ST. PETERSBURG — A 12-year-old boy who crashed into a wall during a children's race last weekend at Auburndale Speedway has died, authorities said.
Tyler Morr, who lived in Arcadia, died at 3:15 p.m. Wednesday at All Children's Hospital in St. Petersburg.
He had been there since Saturday night with critical injuries.
According to the Polk County Sheriff's Office, Tyler had been traveling about 40 mph along the oval in Winter Haven with four other young racers when he lost control of the car.
He was participating in an eight-lap contest called a "Kids Club" race, a regularly scheduled event for youths ages 10 to 16.
Authorities said Tyler's No. 17 black stock race car collided with another vehicle then slammed into a wall about 7:45 p.m. as his grandfather watched.
Emergency responders had to cut the boy out of his car.
Through a hospital spokeswoman, his family declined to speak to the media Wednesday.
Parents of other racers called Tyler's death tragic and sad. They said efforts are under way to raise money for his family. But they also said deaths and serious injuries in the sport are rare.
"(This) doesn't make me second guess it at all," said Scott Freitas, 41, of New Port Richey, whose 9-year-old son AJ has won national races. "We can't put our children in bubbles. We have to allow them to do what they're passionate about."
AJ Freitas has raced since he was 5. He has crashed at the same speedway as Tyler but has walked away with just bruises.
Scott Freitas and other parents said they and their children know the risks of racing.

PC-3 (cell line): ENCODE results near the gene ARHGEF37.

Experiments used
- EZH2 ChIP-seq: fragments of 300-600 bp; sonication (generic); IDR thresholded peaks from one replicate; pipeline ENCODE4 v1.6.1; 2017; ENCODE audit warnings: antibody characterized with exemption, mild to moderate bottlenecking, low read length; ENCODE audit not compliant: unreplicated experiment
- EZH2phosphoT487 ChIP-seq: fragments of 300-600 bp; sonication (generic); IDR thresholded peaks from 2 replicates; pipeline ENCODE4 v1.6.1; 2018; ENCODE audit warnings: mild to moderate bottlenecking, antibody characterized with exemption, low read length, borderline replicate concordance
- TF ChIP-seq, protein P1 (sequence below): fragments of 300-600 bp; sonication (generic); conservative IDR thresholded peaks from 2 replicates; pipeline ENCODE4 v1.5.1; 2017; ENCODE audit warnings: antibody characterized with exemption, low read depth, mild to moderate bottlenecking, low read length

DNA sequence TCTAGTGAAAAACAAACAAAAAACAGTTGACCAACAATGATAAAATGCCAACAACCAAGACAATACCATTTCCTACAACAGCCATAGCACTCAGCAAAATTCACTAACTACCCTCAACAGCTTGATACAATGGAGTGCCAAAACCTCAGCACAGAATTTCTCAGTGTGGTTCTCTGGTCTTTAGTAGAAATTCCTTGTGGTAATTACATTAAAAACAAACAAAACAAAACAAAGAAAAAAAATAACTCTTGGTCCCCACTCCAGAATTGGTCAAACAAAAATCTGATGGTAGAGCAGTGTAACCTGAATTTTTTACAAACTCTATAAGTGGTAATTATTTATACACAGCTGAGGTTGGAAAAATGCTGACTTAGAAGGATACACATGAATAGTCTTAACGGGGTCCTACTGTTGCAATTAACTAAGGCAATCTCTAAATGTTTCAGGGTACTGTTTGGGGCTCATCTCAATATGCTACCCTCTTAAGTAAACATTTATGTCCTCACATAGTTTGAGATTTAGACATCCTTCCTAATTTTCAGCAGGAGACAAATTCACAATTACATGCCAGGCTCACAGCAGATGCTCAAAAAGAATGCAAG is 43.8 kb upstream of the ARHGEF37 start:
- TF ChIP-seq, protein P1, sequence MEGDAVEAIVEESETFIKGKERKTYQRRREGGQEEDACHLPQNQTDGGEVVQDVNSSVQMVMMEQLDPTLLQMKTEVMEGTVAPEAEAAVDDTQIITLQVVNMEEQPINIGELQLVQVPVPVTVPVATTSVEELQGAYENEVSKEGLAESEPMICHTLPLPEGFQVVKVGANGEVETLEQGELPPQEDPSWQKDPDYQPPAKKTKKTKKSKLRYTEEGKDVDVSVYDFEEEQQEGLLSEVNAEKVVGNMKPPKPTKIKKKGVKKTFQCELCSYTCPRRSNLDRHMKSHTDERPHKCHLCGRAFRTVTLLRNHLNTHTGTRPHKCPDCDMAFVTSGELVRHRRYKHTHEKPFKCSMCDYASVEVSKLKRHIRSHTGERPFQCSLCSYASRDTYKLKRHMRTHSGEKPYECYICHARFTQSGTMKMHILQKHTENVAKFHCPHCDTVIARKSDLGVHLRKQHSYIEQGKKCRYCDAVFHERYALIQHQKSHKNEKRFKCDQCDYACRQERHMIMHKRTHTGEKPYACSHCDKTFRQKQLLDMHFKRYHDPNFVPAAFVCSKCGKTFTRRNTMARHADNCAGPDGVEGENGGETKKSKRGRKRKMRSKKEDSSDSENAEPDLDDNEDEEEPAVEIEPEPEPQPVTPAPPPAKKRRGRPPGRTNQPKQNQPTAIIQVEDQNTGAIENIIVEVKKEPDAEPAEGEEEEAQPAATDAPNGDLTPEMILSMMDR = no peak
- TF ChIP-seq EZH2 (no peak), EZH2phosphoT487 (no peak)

But they feel it's not any more dangerous than other youth sports, like football or baseball. Serious injuries, and even death, can happen when kids do those activities too, they said.
"It can happen with any of the sports," said Charlene Lively, 35, of Riverview, whose 13- and 15-year-old sons also race at Auburndale. "I think people get caught up because it's a car — the thought of a child driving a car. There's a lot more to it. There is training and safety equipment."
For instance, Scott Freitas said his son not only has a seat belt, but also a neck and head restraint system, a special helmet, and gloves, shoes and clothes that are fire-resistant. He also has a custom driver's seat tailored to his frame.
Most kids also go through a training school before they start racing, parents said.
Lively, who witnessed Tyler's crash Saturday night, said she has had many conversations with her sons in the past few days about racing. They've been doing it for eight years.
"They're still very comfortable," she said. "They're still willing to take that chance."
She is, too.
Lively said she and her family will return to the speedway on Saturday.
There, they will remember Tyler, and continue to race.
Kameel Stanley can be reached at email@example.com or (727) 893-8643.